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A tale of two central banks as Uruguay rises and Argentina slides

Diego Labat, Uruguay’s central bank chief, is sitting pretty. Inflation is at the lowest level in nearly two decades, the currency is one of the region’s strongest, and the country is leading a regional pivot towards interest rate easing.

That’s a sharp contrast to just across the Rio de La Plata estuary in Buenos Aires, where inflation hit 124% in August, the highest since 1991, capital controls are barely holding back a fall in the currency, and net reserve levels are in the red.

It’s also a sign of a tectonic shift over years: strong, independent institutions and political stability helping Uruguay’s economy increasingly detach from its larger neighbor, where the two once rose and fell in tandem.

“Uruguay has done its homework,” Labat, 53, told Reuters at his office near the bustling port of Montevideo, adding that the country had been much more susceptible to economic shocks from Argentina just a few decades ago.

In 2002 the small farm-driven economy suffered bank closures, high unemployment and soaring poverty during a devastating financial crisis in Argentina, due to a direct “link” between the two financial systems that has weakened since.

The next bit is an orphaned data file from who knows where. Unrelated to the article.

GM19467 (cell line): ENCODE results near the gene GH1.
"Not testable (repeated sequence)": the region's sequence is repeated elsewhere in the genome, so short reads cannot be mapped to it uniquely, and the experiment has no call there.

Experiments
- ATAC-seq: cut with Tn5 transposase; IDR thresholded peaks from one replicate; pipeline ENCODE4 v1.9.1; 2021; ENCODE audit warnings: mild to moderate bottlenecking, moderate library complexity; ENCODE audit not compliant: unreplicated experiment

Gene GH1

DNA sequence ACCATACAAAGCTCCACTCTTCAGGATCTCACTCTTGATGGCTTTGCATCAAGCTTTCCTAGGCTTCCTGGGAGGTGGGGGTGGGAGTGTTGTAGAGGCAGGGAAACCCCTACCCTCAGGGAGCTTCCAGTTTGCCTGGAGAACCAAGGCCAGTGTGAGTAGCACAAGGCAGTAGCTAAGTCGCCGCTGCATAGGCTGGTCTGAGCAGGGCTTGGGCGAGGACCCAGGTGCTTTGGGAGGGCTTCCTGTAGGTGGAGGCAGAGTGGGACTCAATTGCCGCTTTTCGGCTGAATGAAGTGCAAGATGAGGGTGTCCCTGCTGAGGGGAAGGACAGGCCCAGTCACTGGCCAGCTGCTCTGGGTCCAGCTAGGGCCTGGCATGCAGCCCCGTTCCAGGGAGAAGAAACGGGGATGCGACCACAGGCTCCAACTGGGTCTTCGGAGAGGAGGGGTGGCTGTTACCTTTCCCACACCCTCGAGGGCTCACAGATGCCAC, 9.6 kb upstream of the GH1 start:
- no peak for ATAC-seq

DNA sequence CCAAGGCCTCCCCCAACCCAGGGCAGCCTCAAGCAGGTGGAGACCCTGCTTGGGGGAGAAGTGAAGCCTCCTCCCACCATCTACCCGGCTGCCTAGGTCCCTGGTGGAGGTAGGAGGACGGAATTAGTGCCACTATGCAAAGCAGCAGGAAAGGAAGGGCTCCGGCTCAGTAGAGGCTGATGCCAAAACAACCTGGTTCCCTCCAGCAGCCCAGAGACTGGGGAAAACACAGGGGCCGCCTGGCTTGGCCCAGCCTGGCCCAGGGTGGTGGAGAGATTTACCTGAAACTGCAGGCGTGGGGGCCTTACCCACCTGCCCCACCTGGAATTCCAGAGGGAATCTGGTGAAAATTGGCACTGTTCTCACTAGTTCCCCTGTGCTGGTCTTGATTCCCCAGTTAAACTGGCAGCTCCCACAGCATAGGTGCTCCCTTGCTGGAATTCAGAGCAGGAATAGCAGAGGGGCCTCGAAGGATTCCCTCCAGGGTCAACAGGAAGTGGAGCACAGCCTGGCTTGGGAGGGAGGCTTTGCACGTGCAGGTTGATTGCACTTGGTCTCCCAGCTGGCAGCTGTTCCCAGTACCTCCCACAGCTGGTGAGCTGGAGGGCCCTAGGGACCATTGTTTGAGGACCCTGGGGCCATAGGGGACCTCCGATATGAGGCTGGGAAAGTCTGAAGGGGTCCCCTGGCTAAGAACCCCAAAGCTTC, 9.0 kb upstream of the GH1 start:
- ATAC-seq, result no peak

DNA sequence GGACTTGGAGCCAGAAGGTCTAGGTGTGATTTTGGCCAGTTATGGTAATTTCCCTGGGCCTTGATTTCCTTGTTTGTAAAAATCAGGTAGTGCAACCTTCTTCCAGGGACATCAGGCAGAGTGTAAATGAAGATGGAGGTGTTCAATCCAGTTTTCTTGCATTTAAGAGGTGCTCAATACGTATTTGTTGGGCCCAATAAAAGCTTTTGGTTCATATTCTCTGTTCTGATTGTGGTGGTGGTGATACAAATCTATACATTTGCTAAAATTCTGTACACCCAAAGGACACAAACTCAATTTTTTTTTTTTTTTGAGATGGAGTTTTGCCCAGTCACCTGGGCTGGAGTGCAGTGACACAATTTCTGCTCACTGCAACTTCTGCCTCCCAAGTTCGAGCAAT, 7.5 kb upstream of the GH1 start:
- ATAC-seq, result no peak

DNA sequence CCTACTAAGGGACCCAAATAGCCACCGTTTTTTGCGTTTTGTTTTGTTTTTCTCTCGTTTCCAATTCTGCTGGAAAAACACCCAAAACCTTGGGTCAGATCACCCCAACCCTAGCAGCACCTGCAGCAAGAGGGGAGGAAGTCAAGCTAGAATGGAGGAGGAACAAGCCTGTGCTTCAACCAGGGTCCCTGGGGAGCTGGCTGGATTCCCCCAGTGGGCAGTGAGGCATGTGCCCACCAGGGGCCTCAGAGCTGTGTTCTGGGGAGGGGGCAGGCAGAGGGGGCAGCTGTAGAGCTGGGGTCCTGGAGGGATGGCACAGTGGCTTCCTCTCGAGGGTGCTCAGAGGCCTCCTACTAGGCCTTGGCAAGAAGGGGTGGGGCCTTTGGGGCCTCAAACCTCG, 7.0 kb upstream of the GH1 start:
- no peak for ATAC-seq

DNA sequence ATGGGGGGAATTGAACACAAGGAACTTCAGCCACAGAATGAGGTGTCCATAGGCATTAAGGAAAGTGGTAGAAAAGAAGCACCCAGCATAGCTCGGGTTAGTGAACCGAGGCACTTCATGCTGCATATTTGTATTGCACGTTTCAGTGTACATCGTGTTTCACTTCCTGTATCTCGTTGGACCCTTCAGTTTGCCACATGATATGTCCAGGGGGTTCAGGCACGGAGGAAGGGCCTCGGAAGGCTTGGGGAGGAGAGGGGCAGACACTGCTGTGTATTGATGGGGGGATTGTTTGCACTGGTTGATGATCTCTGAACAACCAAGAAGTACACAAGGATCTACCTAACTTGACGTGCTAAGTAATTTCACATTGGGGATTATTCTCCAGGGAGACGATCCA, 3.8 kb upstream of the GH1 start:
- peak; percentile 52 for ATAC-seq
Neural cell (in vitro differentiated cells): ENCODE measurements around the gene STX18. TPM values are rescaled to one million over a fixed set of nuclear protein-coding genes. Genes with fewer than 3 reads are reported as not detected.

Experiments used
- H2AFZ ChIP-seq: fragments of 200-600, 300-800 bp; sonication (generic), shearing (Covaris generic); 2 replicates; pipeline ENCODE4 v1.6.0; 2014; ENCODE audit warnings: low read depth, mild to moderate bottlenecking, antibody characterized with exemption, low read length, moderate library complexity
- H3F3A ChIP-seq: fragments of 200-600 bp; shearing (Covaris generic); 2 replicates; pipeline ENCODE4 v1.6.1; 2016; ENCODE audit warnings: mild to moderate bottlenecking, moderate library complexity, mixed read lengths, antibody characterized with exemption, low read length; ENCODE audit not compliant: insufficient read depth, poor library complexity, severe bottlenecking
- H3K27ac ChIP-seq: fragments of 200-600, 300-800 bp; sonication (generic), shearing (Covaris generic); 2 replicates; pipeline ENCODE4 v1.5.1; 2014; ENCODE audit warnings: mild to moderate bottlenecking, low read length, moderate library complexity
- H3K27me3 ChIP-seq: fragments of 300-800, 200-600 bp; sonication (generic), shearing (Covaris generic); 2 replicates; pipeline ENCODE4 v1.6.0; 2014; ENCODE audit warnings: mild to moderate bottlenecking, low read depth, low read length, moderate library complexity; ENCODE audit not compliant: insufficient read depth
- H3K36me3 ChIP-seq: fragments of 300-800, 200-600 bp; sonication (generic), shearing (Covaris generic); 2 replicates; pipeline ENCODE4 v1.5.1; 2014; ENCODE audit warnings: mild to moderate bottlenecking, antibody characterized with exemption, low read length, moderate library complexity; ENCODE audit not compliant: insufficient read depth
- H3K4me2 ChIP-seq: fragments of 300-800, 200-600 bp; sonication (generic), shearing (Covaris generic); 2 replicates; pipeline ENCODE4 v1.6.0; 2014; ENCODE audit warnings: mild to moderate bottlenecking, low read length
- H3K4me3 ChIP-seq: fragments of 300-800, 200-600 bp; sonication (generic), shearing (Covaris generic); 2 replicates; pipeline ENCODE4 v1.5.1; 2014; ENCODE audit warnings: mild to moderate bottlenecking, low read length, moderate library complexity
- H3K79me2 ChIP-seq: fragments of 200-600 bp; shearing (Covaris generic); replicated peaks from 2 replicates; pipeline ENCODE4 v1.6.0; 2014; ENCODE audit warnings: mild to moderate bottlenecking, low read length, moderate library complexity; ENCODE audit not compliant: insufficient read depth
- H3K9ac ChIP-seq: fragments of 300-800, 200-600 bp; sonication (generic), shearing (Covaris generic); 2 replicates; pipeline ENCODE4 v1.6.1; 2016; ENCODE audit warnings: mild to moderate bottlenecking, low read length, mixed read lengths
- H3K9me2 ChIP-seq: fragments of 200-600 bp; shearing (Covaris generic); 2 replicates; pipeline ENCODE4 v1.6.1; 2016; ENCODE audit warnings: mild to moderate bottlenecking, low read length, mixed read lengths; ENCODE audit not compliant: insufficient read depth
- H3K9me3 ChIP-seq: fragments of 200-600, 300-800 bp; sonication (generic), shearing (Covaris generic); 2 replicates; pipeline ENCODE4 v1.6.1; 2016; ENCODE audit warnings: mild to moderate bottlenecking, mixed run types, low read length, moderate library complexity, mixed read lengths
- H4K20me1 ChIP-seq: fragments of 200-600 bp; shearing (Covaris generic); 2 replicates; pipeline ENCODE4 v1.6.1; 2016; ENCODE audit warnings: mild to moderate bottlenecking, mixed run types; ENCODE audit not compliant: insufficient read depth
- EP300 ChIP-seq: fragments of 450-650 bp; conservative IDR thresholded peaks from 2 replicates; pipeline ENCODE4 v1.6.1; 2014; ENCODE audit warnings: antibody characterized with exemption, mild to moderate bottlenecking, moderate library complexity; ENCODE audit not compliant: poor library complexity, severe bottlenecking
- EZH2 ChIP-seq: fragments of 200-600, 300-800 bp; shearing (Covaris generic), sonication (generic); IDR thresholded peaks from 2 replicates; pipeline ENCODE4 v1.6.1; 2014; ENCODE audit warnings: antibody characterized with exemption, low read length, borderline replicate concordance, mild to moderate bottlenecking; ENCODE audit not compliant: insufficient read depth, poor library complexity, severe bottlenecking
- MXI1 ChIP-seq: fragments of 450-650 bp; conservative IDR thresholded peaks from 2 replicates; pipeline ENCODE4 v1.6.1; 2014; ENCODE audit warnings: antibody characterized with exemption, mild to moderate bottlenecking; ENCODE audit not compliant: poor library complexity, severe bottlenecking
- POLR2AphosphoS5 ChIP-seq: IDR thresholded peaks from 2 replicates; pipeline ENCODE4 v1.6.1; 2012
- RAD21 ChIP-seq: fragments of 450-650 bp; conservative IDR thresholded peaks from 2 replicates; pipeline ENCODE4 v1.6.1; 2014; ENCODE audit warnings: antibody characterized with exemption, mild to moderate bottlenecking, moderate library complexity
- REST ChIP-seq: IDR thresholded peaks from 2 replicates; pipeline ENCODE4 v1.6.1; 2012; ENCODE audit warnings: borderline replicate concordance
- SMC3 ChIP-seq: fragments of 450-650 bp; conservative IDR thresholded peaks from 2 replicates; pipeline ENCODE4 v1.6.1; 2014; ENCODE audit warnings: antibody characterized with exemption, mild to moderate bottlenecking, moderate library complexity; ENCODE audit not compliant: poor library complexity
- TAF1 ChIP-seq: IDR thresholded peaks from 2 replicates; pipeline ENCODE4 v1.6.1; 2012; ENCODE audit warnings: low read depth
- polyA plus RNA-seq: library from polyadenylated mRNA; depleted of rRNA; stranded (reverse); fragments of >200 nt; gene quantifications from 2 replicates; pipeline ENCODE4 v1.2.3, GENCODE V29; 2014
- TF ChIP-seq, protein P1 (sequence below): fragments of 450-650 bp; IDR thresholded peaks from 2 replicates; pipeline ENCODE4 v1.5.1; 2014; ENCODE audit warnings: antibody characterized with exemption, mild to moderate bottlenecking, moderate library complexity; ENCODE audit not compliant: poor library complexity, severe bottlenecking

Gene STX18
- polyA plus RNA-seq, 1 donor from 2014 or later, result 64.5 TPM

“A problem in Argentina back then was a problem in Uruguay,” Labat said. Argentina was then Uruguay’s second biggest trading partner. Today it has fallen to number four, after China, Brazil and the European Union.

“Today a problem in Argentina is no longer a problem here.”

The opposing fortunes of the two countries is stark.

Uruguay’s annual inflation rate was 4.1% in August, the lowest since 2005 and less than a third of Argentina’s rate of 12.4% in the single month of August alone.

Uruguay’s peso, similarly valued to Argentina’s in 2018, now gets you almost 10 times as many dollars officially, and closer to 20 times in reality, with most Argentines trading on parallel markets as formal access to dollars is tightly limited.

Argentina’s net central bank reserves are also estimated to be in the red, hurting its ability to make payments as it battles to keep a $44 billion International Monetary Fund (IMF) program alive. Uruguay’s meanwhile have been stable at around $8 billion.

Lower inflation in Uruguay and its currency stability has allowed the central bank to cut interest rates starting in April to 10% now, with another reduction likely at its next monetary policy meeting in October.

This should help ease a drought-linked slowdown, which saw activity contract 2.5% in the second quarter versus a year earlier. Labat is confident of an economic rebound in 2024.
Argentina’s benchmark interest rate meanwhile has soared to 118%, hindering growth and access to credit, and tipping the country towards recession.
Labat said that a “strong and growing Argentina” was better for Uruguay, but pointed to trends like a drop in the proportion of non-resident bank deposits – many of them from Argentina – in the country. Total non-resident deposits have fallen to 8%, from a peak of 41.5% in 2001, central bank data show.

That’s left Uruguay less exposed, even as it has built up its own institutions and credibility. Government borrowing costs are falling, with Uruguay edging out Chile this year as the region’s lowest-risk economy, a JPMorgan index shows.

“There is pessimism about Latin America,” Labat said. “But Uruguay is an example of how better institutions can change the economy.”
Source: Reuters

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